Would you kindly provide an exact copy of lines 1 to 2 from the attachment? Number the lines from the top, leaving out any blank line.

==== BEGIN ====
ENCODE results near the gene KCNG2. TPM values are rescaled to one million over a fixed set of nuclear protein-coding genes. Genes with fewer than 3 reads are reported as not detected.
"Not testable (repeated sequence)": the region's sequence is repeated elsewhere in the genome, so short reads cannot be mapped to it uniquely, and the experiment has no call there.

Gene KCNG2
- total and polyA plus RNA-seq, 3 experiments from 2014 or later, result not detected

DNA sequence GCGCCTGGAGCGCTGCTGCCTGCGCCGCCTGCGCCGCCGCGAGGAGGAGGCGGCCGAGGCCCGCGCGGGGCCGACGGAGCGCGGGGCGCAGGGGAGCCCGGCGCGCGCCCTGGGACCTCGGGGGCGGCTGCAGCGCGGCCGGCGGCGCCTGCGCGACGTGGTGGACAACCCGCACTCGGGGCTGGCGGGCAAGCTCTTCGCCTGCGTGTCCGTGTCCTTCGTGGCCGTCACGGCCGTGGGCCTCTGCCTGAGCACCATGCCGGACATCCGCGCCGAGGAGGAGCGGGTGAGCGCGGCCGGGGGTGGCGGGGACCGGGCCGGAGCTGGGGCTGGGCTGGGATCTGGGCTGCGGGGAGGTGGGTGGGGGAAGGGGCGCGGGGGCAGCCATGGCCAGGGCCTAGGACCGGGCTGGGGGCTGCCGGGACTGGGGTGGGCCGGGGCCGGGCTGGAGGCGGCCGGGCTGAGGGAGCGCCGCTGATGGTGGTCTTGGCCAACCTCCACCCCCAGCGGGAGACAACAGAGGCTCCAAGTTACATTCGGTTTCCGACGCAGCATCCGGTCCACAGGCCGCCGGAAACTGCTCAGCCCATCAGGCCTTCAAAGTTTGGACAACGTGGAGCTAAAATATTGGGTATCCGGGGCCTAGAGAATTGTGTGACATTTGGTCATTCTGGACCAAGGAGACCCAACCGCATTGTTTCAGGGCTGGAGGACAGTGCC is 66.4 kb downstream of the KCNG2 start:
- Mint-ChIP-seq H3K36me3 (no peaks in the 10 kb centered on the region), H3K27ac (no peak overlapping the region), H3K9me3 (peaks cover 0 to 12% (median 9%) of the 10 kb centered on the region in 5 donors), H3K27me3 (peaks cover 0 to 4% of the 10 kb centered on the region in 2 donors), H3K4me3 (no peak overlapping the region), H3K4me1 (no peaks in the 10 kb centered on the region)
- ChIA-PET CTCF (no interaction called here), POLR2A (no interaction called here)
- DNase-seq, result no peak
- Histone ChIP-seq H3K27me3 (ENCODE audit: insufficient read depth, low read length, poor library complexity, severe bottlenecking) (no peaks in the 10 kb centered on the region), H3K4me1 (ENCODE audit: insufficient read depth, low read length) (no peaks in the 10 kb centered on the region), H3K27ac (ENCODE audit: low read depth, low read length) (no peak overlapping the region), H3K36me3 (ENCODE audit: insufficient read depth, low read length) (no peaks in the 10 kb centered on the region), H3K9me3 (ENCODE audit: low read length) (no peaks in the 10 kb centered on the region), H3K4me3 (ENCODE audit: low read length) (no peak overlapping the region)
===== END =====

ENCODE results near the gene KCNG2. TPM values are rescaled to one million over a fixed set of nuclear protein-coding genes. Genes with fewer than 3 reads are reported as not detected.
"Not testable (repeated sequence)": the region's sequence is repeated elsewhere in the genome, so short reads cannot be mapped to it uniquely, and the experiment has no call there.